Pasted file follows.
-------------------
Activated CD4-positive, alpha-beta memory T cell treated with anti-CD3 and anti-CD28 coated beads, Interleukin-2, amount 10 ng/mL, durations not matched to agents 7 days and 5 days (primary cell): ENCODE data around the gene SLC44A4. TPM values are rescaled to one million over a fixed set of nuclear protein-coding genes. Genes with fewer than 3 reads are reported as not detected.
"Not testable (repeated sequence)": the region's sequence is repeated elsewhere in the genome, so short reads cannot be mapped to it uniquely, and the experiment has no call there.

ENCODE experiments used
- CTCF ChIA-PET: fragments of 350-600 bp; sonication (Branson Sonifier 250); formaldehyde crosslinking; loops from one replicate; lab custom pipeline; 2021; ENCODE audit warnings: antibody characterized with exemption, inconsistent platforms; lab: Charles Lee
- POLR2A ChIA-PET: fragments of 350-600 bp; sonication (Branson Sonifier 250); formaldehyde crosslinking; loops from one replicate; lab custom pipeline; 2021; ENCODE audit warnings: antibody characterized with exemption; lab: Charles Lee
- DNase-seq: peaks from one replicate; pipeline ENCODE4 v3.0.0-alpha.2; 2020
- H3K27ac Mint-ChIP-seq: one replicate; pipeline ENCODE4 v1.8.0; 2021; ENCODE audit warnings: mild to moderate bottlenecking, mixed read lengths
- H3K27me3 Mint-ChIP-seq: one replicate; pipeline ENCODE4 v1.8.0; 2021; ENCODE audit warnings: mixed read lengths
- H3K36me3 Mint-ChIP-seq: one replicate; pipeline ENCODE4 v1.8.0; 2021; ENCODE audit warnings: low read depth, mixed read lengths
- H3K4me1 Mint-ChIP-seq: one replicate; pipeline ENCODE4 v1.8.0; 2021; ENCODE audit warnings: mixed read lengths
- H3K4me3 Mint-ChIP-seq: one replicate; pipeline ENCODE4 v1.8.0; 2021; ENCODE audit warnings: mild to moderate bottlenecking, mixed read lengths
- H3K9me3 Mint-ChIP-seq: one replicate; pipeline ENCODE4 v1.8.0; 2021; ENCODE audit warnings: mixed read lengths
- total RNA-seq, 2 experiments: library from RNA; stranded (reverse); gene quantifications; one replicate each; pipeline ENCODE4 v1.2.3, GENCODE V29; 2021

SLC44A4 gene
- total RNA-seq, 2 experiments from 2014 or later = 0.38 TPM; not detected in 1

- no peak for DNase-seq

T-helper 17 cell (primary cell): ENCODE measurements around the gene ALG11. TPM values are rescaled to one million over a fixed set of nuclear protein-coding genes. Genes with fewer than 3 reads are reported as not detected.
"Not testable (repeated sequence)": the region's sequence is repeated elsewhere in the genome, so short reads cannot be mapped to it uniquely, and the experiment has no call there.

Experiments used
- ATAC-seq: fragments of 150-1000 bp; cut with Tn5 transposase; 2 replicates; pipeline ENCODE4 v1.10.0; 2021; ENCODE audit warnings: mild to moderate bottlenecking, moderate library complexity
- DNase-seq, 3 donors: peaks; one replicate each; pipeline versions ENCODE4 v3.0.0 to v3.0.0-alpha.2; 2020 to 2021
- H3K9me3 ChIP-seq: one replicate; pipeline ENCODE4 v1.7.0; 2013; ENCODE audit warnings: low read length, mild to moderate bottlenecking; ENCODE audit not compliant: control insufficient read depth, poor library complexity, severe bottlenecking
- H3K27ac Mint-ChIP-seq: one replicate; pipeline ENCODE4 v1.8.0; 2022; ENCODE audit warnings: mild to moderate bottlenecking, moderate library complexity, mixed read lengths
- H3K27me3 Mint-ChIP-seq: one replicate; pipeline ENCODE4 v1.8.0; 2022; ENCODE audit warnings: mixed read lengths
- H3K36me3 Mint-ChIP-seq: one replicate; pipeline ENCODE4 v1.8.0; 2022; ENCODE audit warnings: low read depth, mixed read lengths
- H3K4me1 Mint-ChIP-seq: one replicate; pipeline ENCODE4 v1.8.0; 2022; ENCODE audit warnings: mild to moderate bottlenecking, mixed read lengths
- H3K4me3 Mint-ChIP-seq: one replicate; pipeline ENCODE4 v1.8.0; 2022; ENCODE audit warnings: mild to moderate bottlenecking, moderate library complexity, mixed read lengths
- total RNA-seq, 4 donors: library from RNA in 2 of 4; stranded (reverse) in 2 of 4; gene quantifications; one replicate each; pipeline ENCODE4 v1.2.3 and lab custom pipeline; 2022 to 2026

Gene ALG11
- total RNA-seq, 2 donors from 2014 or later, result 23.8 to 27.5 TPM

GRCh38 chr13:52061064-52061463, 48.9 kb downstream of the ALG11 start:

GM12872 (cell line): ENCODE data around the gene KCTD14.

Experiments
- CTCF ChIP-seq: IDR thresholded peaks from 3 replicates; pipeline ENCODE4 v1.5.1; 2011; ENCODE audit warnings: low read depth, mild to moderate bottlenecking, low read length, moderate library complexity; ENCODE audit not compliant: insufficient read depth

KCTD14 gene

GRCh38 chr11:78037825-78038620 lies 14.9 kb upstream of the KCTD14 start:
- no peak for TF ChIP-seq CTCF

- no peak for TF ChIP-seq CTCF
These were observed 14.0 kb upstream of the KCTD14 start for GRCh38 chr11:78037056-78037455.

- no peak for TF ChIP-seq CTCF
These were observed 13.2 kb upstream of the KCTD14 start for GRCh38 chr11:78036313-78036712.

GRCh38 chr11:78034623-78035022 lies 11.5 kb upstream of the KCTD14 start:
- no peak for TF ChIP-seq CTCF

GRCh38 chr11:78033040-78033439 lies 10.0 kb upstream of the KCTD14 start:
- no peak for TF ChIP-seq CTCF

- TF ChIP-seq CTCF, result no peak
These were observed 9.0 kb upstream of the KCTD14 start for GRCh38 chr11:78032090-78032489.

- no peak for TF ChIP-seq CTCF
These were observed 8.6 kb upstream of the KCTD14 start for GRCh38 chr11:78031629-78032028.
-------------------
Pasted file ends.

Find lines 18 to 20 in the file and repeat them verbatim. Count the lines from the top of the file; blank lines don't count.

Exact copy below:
"Not testable (repeated sequence)": the region's sequence is repeated elsewhere in the genome, so short reads cannot be mapped to it uniquely, and the experiment has no call there.

Experiments used
- ATAC-seq: fragments of 150-1000 bp; cut with Tn5 transposase; 2 replicates; pipeline ENCODE4 v1.10.0; 2021; ENCODE audit warnings: mild to moderate bottlenecking, moderate library complexity